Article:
What is Article 21 called?

21. Protection of life and personal liberty No person shall be deprived of his life or personal liberty except according to procedure established by law.
View complete answer

What is Article 31A?

Article 31A in The Constitution Of India 1949.31A. Saving of laws providing for acquisition of estates, etc ( 1 ) Notwithstanding anything contained in Article 13, no law providing for. (a) the acquisition by the State of any estate or of any rights therein or the extinguishment or modification of any such rights, or.
View complete answer

When was 86th amendment passed?

An Act further to amend the Constitution of India.1.
View complete answer

Why are the articles 24 39 and 45 of Indian Constitution is so important?

Articles related to Children in Constitution of India Published: February 24, 2016 At present, there are five articles in the constitution of India which have Children as their special focus. These articles are Article 21A, 24, 39 & 45 and 51A (k). Thus special provisions for children find place in our constitution in Fundamental Rights, Directive Principles as well as Fundamental Duties.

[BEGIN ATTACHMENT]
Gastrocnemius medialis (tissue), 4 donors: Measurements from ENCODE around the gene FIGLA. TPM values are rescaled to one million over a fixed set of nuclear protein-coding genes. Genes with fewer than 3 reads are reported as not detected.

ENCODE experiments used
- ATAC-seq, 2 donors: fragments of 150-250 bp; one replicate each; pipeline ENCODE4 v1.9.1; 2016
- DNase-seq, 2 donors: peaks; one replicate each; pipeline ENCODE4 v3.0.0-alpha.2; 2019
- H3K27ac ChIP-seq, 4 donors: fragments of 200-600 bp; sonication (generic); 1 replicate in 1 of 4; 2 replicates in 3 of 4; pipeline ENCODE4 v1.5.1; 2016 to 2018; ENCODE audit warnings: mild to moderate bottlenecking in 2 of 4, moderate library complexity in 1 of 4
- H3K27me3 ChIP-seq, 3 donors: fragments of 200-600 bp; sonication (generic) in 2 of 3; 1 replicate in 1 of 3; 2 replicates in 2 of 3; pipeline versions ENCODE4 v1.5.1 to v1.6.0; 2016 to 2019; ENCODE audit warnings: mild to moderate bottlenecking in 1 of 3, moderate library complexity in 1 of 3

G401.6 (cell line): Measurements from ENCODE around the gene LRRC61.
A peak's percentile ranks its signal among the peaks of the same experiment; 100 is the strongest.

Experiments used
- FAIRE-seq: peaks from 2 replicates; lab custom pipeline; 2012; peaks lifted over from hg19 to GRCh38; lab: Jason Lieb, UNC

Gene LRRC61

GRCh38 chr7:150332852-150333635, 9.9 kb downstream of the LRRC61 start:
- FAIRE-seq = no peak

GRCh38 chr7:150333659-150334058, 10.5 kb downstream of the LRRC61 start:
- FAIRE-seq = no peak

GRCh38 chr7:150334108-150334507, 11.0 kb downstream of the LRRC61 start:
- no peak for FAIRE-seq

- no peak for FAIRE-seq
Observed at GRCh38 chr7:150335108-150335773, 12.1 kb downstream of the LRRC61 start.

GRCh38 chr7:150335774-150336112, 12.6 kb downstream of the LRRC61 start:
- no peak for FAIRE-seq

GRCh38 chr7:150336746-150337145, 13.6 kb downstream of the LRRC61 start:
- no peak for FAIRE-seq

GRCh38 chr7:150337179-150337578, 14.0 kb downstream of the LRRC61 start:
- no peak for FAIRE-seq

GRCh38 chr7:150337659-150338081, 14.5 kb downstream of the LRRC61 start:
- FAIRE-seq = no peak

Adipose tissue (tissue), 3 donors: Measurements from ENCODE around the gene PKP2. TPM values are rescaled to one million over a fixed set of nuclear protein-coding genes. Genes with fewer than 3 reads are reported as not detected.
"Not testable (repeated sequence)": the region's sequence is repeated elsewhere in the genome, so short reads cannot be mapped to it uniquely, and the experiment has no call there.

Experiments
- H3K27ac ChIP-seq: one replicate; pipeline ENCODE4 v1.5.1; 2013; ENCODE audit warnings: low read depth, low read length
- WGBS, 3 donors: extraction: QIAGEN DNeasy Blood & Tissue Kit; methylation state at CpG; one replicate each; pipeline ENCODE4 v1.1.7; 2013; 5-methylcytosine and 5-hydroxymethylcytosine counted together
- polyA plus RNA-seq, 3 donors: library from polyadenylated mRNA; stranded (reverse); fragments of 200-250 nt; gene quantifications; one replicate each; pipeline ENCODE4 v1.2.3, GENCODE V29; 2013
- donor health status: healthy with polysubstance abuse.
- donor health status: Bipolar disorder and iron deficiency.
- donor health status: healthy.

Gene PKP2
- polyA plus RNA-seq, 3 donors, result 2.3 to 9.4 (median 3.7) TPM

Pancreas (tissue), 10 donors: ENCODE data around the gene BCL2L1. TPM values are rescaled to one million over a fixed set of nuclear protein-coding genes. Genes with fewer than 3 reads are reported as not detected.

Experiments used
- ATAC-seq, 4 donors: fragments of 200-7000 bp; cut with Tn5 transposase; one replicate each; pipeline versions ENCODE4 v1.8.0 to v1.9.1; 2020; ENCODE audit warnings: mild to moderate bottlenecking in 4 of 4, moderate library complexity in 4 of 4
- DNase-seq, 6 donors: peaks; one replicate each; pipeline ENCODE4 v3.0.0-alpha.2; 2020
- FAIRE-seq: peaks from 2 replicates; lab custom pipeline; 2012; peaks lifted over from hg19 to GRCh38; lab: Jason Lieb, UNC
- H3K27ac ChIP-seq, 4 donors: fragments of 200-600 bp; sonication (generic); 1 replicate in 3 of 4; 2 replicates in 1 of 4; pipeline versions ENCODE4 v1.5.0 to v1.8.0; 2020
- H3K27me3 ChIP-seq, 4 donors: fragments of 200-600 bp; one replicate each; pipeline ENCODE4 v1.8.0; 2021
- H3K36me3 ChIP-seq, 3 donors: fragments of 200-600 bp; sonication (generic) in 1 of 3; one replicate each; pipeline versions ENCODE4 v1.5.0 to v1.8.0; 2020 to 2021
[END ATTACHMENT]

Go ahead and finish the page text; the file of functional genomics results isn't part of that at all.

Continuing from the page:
Article 21A: The Right to Education inserted in constitution via 86 th amendment act. Article 24: No child below the age of 14 years shall be employed to work in any factory or mine or engaged in hazardous employment. Article 39 (f): The State shall, in particular, direct its policy towards securing—(f) that children are given opportunities and facilities to develop in a healthy manner and in conditions of freedom and dignity and that childhood and youth are protected against exploitation and against moral and material abandonment. Article 45 : The State shall endeavour to provide, within a period of ten years from the commencement of this Constitution, for free and compulsory education for all children until they complete the age of fourteen years. Article 51A (k): who is a parent or guardian to provide opportunities for education to his child or, as the case may be, ward between the age of six and fourteen years.